Even if you cannot move your muscles yourself, passive-assisted exercises help send signals to the nervous system to stimulate neuroplasticity, which is essential for spastic and flaccid paralysis rehabilitation.

Treating Spastic vs Flaccid Paralysis

Treatment for spastic vs flaccid paralysis may vary depending on the severity. However, both are equally necessary to treat in a timely manner in order to prevent further injury or complications.

If flaccid paralysis is left untreated, the muscles can begin to atrophy (reduce in size and waste away). If spastic paralysis is left untreated, it can lead to frozen joints, shortened tendons and limbs that can no longer be stretched out.

More serious complications can also develop if paralysis is neglected such as contractures or pressure sores on the skin. To reduce the chances of spastic and flaccid paralysis from worsening or developing serious complications, it’s crucial to have a suitable rehabilitation exercise plan.

This can include a combination of therapy exercises for spastic and flaccid paralysis such as:

  • Passive Exercise: stimulates the nervous system and activates neuroplasticity. Most rehab exercises can be converted into passive exercises with the help of your unaffected limbs or a therapist.
  • Range of Motion Exercise: focuses on moving your joints through their full range of motion. This is especially helpful for spastic paralysis to help prevent contractures and pressure sores, increase muscle flexibility, and reduce muscle stiffness and spasticity. Individuals with flaccid paralysis can also benefit from ROM exercises.
  • Physical Therapy Exercise: focuses on improving functional mobility in the affected muscles through targeted exercises. Movement is crucial to stimulate the nervous system, prevent muscle atrophy, and lower the risk of other complications from paralysis.
  • Occupational Therapy Exercise: focuses on restorative and compensatory strategies to perform daily activities and maximize independence. Daily activities can become challenging with spastic or flaccid paralysis but there are many effective occupational therapy exercises that can help you accomplish your daily goals, such as turning a light switch on and off. Adaptive equipment can also be helpful when using your unaffected muscles to eat or bathe.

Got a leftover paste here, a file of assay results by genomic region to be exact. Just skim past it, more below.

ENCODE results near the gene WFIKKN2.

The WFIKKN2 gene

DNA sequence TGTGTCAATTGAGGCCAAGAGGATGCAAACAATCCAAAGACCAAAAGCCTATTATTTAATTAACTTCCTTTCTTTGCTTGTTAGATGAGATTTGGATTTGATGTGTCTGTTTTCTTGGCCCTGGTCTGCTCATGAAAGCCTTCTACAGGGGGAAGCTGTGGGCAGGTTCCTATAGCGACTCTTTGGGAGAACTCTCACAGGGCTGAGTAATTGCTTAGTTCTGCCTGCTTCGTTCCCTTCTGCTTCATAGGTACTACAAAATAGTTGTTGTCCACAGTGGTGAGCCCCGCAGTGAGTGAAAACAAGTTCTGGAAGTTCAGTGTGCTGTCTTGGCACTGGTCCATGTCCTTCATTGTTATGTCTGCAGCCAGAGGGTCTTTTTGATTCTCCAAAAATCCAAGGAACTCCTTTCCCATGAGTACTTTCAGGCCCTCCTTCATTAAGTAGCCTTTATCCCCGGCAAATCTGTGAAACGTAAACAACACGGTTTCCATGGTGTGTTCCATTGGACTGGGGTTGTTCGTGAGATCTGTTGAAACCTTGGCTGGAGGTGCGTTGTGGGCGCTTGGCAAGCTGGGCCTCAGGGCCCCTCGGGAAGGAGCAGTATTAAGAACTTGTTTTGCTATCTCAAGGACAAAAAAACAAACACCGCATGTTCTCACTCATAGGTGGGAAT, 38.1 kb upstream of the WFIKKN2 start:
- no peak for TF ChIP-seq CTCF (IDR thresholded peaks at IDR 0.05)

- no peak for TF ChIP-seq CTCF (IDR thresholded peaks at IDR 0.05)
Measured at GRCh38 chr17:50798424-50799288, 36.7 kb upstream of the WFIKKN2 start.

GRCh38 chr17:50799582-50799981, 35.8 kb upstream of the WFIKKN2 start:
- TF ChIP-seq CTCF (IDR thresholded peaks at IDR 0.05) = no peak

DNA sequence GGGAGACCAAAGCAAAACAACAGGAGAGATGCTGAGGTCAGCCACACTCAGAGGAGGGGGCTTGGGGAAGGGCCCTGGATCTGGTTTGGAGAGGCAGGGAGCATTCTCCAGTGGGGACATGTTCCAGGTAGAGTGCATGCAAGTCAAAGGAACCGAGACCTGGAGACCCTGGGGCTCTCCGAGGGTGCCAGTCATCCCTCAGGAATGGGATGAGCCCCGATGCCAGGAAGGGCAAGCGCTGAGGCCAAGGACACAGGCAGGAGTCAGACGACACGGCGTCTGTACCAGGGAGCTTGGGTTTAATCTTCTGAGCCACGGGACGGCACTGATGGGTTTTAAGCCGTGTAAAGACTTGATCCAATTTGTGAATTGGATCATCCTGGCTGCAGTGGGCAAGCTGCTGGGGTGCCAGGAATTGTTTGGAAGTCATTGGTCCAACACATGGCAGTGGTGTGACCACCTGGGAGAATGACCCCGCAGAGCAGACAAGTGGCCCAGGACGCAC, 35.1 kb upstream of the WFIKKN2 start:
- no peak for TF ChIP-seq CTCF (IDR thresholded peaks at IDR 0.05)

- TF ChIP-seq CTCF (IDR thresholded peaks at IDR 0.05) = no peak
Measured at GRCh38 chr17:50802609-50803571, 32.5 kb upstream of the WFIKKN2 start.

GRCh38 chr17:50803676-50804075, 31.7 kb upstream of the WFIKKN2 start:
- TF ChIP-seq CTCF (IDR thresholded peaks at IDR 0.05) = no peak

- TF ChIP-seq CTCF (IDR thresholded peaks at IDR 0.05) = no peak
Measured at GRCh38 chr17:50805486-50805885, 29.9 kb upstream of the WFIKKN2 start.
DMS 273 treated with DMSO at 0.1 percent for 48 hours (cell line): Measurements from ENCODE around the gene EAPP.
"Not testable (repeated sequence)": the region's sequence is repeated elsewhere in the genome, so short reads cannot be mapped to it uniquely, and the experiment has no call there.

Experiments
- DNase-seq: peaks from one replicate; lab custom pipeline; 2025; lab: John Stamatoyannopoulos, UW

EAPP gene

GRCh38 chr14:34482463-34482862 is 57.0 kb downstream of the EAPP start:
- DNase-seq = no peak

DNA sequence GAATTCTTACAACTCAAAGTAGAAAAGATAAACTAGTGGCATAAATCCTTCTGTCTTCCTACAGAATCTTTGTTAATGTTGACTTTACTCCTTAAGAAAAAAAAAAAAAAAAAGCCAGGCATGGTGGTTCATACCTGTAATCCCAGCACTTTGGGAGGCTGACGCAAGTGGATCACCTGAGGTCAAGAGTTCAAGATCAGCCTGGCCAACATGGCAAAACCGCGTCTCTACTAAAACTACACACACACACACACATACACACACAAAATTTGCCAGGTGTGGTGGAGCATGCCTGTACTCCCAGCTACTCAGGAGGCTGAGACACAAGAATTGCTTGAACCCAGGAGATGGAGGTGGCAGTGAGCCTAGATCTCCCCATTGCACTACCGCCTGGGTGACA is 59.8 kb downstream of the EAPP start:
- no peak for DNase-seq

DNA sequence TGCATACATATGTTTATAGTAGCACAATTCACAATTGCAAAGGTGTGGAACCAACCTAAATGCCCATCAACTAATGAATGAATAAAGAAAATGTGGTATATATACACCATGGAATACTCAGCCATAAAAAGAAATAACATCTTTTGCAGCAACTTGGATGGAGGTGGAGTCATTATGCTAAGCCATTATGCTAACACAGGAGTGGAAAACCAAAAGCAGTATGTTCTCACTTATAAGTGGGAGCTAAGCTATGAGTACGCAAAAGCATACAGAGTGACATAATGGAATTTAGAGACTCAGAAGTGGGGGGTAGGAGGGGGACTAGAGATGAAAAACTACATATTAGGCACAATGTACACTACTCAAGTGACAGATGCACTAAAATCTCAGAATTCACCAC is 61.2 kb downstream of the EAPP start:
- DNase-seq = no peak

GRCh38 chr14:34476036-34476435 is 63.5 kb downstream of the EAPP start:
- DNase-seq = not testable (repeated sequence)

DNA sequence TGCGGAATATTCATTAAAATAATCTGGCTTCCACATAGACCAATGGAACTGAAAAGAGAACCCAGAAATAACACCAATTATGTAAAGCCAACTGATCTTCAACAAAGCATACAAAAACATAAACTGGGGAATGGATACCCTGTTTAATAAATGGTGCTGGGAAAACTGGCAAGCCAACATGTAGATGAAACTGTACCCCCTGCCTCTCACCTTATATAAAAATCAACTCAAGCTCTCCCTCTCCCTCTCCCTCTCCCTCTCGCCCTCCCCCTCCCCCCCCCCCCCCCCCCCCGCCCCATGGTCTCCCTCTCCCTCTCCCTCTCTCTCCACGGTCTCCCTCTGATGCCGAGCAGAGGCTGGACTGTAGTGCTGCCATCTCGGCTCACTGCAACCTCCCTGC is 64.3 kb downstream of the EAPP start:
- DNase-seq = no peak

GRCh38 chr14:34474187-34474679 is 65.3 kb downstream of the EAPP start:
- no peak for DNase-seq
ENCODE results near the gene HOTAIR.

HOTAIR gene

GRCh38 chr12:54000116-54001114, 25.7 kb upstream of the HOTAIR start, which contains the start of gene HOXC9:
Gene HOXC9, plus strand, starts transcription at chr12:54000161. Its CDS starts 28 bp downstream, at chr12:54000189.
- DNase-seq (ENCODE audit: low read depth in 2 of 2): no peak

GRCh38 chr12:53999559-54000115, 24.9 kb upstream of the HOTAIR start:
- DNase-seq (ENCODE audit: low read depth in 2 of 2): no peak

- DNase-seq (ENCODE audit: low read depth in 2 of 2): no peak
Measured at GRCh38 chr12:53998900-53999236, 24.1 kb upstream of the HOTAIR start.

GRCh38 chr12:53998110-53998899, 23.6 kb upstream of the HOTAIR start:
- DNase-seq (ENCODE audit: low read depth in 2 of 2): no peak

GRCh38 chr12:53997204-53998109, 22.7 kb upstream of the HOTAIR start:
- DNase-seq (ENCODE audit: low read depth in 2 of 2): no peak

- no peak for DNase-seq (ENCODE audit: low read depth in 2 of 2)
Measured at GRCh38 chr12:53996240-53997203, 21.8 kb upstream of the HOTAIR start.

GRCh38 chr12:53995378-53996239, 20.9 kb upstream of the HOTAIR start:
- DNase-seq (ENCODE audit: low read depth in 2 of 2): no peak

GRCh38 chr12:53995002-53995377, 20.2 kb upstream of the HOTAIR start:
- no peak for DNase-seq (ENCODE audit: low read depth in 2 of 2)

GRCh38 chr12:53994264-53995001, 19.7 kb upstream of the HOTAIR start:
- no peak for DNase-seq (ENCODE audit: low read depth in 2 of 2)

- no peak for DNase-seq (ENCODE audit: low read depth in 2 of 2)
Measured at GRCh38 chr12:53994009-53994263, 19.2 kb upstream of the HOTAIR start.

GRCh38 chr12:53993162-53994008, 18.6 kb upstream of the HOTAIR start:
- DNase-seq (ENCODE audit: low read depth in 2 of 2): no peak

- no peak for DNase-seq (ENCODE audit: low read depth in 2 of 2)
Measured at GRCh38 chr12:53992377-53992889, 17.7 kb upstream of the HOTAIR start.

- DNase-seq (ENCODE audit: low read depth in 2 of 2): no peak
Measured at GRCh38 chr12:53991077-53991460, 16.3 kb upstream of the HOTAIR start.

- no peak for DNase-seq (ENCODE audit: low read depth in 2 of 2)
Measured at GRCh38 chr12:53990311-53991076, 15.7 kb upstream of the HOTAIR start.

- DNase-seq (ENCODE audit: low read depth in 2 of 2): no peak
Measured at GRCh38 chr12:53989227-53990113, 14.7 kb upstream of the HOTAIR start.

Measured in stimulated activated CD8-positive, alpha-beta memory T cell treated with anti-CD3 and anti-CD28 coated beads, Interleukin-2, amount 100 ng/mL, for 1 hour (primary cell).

• Home Therapy Exercise: focuses on motivating you to achieve high repetition of exercises and stimulate neuroplasticity in between your outpatient therapy sessions. Along with exercise sheets, home therapy may include neurorehabilitation devices such as FitMi and MusicGlove, which can be used passively to help improve flaccid and spastic paralysis.

Along with paralysis recovery exercises, some individuals may benefit from other types of treatment. Depending on the severity of paralysis, this can include: 

  • Medication: Secondary complications of paralysis such as pain and depression can interfere with the motivation needed to pursue rehabilitation. To help reduce pain and/or depression doctors may prescribe pain relievers or antidepressants. They may also prescribe muscle relaxants for spastic paralysis due to the high increase in muscle tone.
  • Botox: Botulinum toxin, or botox, helps treat spasticity and relax stiff muscles, and therefore may be helpful with spastic paralysis but not with flaccid paralysis. It works by blocking the nerve impulses that cause muscles to involuntarily contract.
  • Surgery: Studies have shown that advanced nerve surgery techniques alongside physical therapy may help treat paralysis after a spinal cord injury, particularly in the hands and arms. This is a highly invasive procedure and should only be considered when all other treatments have been exhausted.
  • Electrical Stimulation: This is a promising treatment for flaccid and spastic paralysis. It involves placing electrodes on the surface of the skin over the affected muscles where a therapist will then apply electrical stimulation while controlling the strength and frequency using a device. Electrical impulses help the muscles contract and promote movement. Studies have shown that electrical stimulation combined with rehab exercise is even more effective than rehab exercise alone.
  • Electroacupuncture: This is a combination of acupuncture and electrical stimulation. It works by inserting thin needles into specific points on your body and then electrical stimulation is gently applied to the needles. The more stimulation your body receives, the more it can help activate the nervous system and promote movement in your muscles.

Electrical stimulation and electroacupuncture are most effective when combined with therapy exercises. Speak to your therapist to learn what treatment combination is safe and suitable for your condition.

Understanding Spastic vs Flaccid Paralysis

Stroke and spinal cord injury are the two leading causes of paralysis. Differentiating between spastic vs flaccid paralysis is important in order to obtain a proper rehabilitation plan. Your combination of treatments may vary depending on the type and severity of your paralysis. However, all individuals can benefit from passive exercises that help stimulate the nervous system and activate neuroplasticity.

We hope this article has helped you understand how spastic vs. flaccid paralysis can develop and encouraged you to find a suitable home therapy exercise regimen.

The post Spastic vs Flaccid Paralysis: Understanding Loss of Muscle Function & How to Treat It appeared first on Flint Rehab.